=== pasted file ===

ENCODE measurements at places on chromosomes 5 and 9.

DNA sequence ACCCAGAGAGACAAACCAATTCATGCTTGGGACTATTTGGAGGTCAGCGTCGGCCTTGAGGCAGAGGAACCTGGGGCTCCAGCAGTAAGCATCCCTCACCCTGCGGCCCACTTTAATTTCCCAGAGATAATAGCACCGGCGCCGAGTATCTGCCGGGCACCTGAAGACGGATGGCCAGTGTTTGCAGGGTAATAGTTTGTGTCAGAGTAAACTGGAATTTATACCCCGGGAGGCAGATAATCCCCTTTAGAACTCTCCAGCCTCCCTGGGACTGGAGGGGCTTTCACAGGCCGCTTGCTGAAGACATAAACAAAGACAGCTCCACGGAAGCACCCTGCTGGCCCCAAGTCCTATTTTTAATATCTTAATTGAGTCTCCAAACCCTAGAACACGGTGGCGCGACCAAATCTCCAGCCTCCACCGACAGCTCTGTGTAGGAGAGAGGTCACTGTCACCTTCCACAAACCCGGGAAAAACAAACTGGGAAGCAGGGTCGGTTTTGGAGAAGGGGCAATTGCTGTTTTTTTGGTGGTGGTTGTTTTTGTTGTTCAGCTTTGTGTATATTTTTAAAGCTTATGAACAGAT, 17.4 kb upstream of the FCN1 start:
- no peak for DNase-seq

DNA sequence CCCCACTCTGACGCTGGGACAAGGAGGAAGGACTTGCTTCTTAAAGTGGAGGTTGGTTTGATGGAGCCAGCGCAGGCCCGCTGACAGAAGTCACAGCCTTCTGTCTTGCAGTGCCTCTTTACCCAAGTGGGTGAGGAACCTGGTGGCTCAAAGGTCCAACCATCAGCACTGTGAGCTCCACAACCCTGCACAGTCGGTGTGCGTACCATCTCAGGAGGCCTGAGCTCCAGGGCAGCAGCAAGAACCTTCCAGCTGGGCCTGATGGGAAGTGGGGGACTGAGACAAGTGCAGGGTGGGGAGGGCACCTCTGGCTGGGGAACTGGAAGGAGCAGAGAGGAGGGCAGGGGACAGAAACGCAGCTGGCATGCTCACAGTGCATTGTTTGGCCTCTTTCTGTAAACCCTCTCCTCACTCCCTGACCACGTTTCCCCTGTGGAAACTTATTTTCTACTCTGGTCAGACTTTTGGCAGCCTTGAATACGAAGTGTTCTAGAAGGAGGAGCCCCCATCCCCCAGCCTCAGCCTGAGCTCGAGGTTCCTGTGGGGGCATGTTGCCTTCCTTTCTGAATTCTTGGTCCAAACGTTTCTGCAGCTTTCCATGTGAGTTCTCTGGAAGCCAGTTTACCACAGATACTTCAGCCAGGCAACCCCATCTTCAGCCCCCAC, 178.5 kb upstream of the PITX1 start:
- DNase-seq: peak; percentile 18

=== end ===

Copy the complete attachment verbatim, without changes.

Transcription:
ENCODE measurements at places on chromosomes 5 and 9.

DNA sequence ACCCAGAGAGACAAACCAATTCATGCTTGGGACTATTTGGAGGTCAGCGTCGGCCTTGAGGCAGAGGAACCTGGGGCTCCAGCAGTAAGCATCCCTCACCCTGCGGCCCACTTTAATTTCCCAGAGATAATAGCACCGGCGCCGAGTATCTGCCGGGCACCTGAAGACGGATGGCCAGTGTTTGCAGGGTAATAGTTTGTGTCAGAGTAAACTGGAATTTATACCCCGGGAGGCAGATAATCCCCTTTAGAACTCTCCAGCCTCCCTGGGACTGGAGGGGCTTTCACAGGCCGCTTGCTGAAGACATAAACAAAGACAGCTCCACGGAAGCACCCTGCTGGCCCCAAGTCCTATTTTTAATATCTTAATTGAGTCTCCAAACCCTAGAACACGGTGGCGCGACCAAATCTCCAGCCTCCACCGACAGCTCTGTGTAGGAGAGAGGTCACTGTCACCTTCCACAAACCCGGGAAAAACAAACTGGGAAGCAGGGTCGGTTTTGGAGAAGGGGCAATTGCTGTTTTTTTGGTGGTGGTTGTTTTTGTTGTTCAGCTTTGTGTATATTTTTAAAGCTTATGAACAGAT, 17.4 kb upstream of the FCN1 start:
- no peak for DNase-seq

DNA sequence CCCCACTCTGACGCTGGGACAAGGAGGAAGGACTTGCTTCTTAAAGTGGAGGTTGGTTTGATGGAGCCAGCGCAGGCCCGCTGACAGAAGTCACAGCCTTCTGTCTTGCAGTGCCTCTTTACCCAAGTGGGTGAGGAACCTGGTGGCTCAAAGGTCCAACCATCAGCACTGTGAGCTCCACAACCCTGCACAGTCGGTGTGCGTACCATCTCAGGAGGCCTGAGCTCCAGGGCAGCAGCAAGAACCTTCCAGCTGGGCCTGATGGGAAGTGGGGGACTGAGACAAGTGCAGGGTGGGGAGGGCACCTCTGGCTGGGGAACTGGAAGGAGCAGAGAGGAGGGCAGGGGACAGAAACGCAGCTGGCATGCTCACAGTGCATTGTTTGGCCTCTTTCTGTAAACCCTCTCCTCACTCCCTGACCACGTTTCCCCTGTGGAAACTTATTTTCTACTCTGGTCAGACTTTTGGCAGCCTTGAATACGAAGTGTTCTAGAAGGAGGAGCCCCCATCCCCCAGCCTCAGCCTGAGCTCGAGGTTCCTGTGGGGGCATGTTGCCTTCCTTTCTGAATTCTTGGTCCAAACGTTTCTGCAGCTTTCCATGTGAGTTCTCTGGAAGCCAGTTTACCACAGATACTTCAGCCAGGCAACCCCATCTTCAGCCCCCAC, 178.5 kb upstream of the PITX1 start:
- DNase-seq: peak; percentile 18